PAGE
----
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87 results

Book

Luigi Credaro e la Rivista pedagogica (1908-1939)

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Language: Italian

Published: Roma, Italy: Tipolitografia Pioda, 2000

Series: La Mediazione pedagogica : contributi storico-pedagogici

Article

✓ Peer Reviewed

Rewriting Wundtian Psychology: Luigi Credaro and the Psychology in Rome

Available from: APA PsycNet

Publication: History of Psychology, vol. 25, no. 4

Pages: 342-366

Europe, Italy, Luigi Credaro - Biographic sources, Luigi Credaro - Philosophy, Maria Montessori - Biographic sources, Maria Montessori - Philosophy, Sante de Sanctis - Biographic sources, Sante de Sanctis - Philosophy, Southern Europe, Wilhelm Wundt - Biographic sources, Wilhelm Wundt - Philosophy

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Abstract/Notes: After Rome became the capital of Italy in 1871, prestigious scientists arrived at the University of Rome. One of these scholars was the pedagogical philosopher Luigi Credaro (1860-1939). He was one of the rare Italian students of Wilhelm Wundt (1832-1920) when he went to Leipzig and attended the Institute for Experimental Psychology in the academic year 1887-1888. There he also followed the pedagogical seminars and considered the usefulness of establishing sections of practical pedagogy in Italian magisterium schools, which were teacher-training institutions. In 1904, he founded in Rome the Scuola Pedagogica (Pedagogical School). Through the school, Credaro proposed the concept of a scientific pedagogy based on the application of the results of experimental sciences in the educational field. We can suppose that this approach influenced the first generation of Italian scholars interested in experimental psychology in Rome, in particular Sante De Sanctis (1862-1935) and Maria Montessori (1870-1952). The article thus considers the hypothesis of the formation of a so-called Roman school of psychology, which created in the field of pedagogy a ground on which to develop its research and applications. It should be noted that Credaro devoted himself to the potential applications of experimental psychology in the context of the modernization of the liberal states of the 20th century. Specifically, scientific pedagogy constituted a field of application and development for Roman psychology. At the end, the foundation of psychology in Rome was influenced by a particular version of the Wundtian psychology promoted by his pupil Credaro.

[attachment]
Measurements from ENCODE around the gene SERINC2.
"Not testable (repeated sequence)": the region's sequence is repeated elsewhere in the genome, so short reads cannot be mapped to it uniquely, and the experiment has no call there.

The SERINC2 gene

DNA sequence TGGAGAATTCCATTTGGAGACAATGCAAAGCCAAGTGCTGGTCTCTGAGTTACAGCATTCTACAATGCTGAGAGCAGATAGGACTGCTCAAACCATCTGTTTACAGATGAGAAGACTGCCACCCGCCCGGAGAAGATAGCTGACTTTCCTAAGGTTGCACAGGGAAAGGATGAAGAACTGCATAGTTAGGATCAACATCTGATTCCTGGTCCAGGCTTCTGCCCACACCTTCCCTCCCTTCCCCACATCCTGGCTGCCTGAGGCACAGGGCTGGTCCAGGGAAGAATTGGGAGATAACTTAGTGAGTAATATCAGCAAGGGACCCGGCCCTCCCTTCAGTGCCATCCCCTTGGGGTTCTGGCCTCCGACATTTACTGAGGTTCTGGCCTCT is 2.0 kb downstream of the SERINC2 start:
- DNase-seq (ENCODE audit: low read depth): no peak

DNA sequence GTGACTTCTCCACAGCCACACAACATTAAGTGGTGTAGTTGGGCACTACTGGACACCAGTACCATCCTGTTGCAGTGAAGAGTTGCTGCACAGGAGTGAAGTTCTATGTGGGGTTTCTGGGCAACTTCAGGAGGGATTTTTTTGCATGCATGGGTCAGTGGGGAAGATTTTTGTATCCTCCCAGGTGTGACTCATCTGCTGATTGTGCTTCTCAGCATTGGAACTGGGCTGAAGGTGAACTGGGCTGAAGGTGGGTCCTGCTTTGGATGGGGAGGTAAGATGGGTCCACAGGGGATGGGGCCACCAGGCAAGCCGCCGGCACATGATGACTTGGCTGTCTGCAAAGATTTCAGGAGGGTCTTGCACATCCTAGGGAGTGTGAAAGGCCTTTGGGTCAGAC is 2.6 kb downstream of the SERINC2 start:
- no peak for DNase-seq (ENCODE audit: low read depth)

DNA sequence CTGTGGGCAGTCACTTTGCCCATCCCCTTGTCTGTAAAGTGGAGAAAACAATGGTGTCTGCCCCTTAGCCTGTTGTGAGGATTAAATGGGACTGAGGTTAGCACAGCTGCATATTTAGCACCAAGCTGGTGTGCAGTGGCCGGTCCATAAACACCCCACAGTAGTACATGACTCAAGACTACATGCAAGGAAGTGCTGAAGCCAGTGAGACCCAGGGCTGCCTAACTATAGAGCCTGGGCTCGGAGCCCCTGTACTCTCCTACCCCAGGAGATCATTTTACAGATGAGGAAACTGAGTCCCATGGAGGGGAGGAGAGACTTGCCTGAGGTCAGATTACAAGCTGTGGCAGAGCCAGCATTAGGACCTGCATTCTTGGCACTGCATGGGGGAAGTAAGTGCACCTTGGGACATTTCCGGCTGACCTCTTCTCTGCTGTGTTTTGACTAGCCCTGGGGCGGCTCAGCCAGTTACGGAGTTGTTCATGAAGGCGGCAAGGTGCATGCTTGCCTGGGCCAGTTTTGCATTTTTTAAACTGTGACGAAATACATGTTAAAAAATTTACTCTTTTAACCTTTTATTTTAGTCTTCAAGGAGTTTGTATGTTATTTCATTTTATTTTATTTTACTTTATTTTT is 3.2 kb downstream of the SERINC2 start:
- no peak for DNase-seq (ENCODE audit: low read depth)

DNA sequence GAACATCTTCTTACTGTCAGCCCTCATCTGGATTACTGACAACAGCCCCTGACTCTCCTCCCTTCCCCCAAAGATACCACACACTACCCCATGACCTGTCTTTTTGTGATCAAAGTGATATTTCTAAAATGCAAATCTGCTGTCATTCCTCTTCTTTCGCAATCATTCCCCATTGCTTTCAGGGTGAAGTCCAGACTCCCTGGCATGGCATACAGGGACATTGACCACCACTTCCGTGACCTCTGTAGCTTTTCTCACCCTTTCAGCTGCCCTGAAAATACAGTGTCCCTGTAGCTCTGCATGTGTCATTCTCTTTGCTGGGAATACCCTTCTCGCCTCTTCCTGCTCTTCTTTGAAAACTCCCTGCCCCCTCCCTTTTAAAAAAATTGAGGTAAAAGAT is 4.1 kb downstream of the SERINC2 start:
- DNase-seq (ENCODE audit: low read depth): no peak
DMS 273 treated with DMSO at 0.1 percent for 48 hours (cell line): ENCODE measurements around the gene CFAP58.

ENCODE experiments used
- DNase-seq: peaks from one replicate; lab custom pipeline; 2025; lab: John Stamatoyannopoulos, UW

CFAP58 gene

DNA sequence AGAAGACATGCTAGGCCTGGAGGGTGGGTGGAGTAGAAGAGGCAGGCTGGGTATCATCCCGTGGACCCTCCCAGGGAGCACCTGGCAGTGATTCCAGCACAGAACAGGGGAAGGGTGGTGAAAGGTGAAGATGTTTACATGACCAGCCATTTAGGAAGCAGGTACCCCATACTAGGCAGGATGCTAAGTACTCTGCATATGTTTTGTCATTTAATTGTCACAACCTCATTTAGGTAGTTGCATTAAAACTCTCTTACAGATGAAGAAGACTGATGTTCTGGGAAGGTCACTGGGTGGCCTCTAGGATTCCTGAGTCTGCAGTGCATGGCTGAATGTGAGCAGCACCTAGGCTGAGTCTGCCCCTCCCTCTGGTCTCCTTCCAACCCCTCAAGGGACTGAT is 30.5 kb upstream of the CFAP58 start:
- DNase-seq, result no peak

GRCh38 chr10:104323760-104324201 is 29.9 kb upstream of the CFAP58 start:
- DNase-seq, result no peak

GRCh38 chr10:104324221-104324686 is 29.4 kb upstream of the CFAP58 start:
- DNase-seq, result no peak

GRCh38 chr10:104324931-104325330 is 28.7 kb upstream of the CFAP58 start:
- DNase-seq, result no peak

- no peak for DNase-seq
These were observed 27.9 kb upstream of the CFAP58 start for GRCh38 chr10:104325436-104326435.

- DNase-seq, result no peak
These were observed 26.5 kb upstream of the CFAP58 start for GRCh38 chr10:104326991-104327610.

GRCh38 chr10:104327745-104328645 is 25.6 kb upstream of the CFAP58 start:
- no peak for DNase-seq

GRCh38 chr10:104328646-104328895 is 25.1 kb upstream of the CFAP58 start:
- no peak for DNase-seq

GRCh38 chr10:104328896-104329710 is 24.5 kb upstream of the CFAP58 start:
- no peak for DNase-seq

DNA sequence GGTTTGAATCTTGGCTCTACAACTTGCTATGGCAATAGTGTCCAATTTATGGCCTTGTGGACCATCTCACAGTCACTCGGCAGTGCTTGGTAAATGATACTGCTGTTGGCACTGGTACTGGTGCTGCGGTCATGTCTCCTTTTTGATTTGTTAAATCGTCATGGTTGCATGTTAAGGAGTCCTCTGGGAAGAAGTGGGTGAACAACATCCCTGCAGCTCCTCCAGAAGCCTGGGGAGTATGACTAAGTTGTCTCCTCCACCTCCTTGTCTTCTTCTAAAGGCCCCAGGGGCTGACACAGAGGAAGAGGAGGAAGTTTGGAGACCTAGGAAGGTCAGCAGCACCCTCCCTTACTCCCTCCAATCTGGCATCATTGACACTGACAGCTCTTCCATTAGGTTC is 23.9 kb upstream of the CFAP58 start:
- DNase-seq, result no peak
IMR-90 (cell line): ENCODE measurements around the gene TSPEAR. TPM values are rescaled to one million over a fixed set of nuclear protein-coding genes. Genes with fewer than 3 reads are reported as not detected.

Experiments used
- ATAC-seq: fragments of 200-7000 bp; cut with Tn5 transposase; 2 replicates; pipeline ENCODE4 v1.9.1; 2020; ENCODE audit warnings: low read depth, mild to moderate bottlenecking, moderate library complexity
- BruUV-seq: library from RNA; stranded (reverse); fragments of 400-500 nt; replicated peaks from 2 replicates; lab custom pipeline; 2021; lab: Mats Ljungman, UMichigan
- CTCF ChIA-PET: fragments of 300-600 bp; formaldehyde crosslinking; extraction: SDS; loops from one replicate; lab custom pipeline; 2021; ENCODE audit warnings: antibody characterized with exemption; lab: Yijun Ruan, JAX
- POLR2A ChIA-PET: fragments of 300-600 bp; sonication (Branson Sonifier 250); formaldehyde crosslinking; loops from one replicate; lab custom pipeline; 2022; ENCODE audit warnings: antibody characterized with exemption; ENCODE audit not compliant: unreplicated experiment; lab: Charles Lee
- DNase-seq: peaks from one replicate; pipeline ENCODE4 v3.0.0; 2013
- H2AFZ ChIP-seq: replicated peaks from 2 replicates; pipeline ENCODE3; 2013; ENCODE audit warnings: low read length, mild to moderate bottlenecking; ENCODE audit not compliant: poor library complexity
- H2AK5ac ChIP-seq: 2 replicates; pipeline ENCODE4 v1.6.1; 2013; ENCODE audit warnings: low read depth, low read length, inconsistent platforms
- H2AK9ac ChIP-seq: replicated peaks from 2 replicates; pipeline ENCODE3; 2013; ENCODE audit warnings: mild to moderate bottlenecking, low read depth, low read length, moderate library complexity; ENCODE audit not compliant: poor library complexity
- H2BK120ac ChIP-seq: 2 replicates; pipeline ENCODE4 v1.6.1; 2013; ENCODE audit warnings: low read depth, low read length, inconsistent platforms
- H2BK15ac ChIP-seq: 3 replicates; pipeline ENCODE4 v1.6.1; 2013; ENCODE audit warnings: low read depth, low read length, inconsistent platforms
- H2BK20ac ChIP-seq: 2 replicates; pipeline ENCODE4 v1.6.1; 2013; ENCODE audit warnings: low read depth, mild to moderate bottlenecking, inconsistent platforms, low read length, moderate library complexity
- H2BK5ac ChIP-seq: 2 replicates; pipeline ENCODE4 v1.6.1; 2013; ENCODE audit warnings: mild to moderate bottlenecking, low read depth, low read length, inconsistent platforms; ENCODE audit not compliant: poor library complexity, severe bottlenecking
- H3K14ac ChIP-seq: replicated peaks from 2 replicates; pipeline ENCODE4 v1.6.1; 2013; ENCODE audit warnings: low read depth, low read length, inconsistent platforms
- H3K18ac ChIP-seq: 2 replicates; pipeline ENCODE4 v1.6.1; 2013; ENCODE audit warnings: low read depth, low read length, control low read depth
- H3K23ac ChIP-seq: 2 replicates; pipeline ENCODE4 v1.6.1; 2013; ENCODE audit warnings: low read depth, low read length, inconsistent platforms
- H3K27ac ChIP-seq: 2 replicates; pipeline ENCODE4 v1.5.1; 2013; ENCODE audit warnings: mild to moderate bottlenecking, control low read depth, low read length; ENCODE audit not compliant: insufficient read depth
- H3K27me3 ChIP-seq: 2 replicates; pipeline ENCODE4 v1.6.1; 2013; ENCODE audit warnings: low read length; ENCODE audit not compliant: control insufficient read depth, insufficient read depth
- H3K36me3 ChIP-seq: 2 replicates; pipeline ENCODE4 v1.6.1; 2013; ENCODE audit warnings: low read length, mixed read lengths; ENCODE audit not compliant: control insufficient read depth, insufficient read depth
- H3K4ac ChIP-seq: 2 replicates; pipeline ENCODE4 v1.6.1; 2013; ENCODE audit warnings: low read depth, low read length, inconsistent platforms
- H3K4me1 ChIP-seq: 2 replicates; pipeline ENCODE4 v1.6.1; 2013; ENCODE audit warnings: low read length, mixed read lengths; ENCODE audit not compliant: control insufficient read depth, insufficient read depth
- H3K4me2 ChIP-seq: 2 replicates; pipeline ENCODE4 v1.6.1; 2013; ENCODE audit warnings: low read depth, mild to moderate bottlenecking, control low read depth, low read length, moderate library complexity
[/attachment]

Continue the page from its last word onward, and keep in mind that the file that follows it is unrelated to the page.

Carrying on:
Language: English

DOI: 10.1037/hop0000219

ISSN: 1939-0610, 1093-4510

Book Section

Il controverso rapporto con Luigi Credaro

Book Title: Il Destino di Maria Montessori: Promozioni, Rielaborazioni, Censure, Opposizioni al Metodo [The Fate of Maria Montessori: Promotions, Reworking, Censorship, and Opposition to the Method]

Pages: 62-93

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Language: Italian

Published: Rome, Italy: Fefè Editore, 2019

ISBN: 978-88-949471-5-1

Series: Pagine Vere , 42

Article

✓ Peer Reviewed

Giuliana Sorge, Luigia Tincani e la diffusione del metodo Montessori / Giuliana Sorge, Luigia Tincani and Dissemination of Montessori Method

Available from: Rivista di Storia dell’Educazione

Publication: Rivista di Storia dell’Educazione, vol. 8, no. 2

Pages: 83-95

Aldo Agazzi - Biographic sources, Europe, Giuliana Sorge - Biographic sources, Italy, Luigia Tincani - Biographic sources, Maria Montessori - Biographic sources, Montessori method of education, Montessori movement, Southern Europe